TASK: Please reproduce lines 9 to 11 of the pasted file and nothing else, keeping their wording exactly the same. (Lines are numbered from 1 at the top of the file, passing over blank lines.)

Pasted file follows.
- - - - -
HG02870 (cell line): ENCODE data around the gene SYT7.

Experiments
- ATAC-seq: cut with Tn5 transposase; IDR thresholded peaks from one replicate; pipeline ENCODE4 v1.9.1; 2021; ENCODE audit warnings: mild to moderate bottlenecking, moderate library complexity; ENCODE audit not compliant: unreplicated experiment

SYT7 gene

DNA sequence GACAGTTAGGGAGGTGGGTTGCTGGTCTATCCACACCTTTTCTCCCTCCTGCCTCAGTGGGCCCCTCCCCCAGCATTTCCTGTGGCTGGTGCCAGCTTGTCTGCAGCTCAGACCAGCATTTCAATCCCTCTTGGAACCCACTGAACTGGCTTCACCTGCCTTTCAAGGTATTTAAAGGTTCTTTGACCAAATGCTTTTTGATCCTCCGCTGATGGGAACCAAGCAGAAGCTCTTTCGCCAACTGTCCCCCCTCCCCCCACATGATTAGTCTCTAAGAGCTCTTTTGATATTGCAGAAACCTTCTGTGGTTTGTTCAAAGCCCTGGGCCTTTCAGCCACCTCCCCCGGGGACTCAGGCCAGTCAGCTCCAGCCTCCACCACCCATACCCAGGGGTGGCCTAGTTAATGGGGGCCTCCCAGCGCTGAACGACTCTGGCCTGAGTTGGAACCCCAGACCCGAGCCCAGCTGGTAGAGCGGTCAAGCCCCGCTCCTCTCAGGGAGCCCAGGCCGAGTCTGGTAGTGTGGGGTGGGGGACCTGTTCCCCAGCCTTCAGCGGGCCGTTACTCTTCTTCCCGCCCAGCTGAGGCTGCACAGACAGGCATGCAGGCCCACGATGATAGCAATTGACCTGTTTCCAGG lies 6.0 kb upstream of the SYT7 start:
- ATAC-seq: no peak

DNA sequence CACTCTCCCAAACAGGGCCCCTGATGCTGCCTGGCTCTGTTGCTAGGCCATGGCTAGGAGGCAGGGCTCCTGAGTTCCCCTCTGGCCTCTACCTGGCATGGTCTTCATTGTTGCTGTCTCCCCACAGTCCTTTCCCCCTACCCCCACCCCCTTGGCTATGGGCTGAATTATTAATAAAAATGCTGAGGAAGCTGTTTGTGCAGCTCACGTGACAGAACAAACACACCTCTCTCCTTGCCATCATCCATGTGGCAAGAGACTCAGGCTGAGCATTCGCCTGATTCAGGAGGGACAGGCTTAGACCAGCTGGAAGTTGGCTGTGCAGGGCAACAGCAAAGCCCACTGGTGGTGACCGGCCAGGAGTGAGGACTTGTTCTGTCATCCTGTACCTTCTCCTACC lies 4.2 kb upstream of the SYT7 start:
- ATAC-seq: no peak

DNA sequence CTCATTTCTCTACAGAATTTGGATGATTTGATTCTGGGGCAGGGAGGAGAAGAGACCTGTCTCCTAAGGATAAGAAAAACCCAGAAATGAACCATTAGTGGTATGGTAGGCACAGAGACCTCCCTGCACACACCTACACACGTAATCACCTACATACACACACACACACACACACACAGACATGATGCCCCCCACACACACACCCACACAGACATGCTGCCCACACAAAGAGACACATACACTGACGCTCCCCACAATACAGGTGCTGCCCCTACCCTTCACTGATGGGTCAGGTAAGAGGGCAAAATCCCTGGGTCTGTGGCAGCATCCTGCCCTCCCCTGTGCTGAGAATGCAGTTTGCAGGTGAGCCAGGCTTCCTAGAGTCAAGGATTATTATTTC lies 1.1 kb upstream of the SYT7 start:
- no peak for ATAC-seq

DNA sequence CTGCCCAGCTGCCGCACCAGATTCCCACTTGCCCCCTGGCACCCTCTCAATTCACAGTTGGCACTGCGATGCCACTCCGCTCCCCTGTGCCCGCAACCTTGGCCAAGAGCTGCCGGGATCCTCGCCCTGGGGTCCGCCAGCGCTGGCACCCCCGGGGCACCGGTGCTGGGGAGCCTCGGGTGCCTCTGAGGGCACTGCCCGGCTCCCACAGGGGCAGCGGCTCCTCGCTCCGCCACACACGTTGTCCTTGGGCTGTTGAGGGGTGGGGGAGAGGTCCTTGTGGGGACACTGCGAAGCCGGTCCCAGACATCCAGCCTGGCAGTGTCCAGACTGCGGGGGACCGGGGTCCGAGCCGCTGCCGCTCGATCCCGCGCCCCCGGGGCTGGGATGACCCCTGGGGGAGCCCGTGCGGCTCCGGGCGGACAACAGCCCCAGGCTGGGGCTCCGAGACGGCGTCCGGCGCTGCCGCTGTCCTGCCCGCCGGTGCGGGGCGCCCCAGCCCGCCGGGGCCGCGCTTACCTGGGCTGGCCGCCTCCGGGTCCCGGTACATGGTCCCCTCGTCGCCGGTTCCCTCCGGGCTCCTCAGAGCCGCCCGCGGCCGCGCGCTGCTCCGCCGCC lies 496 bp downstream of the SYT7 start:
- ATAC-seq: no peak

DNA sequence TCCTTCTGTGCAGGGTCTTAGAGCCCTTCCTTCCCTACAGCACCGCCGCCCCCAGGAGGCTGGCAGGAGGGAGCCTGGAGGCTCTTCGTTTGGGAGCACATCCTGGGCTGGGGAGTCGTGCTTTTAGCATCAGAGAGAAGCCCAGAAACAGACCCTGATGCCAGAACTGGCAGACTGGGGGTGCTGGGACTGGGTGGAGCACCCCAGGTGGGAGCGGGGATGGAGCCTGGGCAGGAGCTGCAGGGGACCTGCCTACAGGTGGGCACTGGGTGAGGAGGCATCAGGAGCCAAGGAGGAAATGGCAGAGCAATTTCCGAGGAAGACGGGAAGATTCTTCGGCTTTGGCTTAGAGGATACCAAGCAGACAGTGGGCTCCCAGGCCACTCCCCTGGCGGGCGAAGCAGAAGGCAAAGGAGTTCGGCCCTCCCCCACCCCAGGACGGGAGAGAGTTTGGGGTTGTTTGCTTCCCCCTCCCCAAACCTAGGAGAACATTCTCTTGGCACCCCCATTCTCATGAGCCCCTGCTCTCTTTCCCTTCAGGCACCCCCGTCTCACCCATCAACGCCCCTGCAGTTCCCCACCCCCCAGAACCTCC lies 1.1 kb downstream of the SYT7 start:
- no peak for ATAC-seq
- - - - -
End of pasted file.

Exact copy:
DNA sequence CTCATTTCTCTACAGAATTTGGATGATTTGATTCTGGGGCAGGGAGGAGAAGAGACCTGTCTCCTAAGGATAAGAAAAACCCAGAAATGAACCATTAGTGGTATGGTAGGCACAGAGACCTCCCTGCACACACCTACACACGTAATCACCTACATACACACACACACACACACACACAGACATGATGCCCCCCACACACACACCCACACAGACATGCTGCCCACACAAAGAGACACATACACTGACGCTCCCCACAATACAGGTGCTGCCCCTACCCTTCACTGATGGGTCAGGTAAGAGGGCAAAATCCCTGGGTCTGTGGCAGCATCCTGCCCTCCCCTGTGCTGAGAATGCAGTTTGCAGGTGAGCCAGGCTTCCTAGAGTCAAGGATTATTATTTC lies 1.1 kb upstream of the SYT7 start:
- no peak for ATAC-seq

DNA sequence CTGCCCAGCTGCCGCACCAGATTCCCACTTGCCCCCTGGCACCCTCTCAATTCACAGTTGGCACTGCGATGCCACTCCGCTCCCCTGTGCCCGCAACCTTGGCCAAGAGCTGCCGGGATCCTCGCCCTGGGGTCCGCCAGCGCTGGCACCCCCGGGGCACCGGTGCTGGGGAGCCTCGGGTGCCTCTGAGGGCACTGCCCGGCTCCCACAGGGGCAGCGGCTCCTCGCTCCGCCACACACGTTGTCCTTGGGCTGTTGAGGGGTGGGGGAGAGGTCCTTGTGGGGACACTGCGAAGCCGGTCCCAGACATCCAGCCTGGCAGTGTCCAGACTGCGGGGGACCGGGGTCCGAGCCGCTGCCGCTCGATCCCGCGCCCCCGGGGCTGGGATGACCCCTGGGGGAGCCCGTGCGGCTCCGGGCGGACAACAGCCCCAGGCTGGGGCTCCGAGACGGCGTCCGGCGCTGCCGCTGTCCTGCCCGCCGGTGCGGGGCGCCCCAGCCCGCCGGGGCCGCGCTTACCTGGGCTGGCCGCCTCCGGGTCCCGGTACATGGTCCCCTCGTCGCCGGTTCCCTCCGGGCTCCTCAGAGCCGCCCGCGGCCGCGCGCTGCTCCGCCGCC lies 496 bp downstream of the SYT7 start: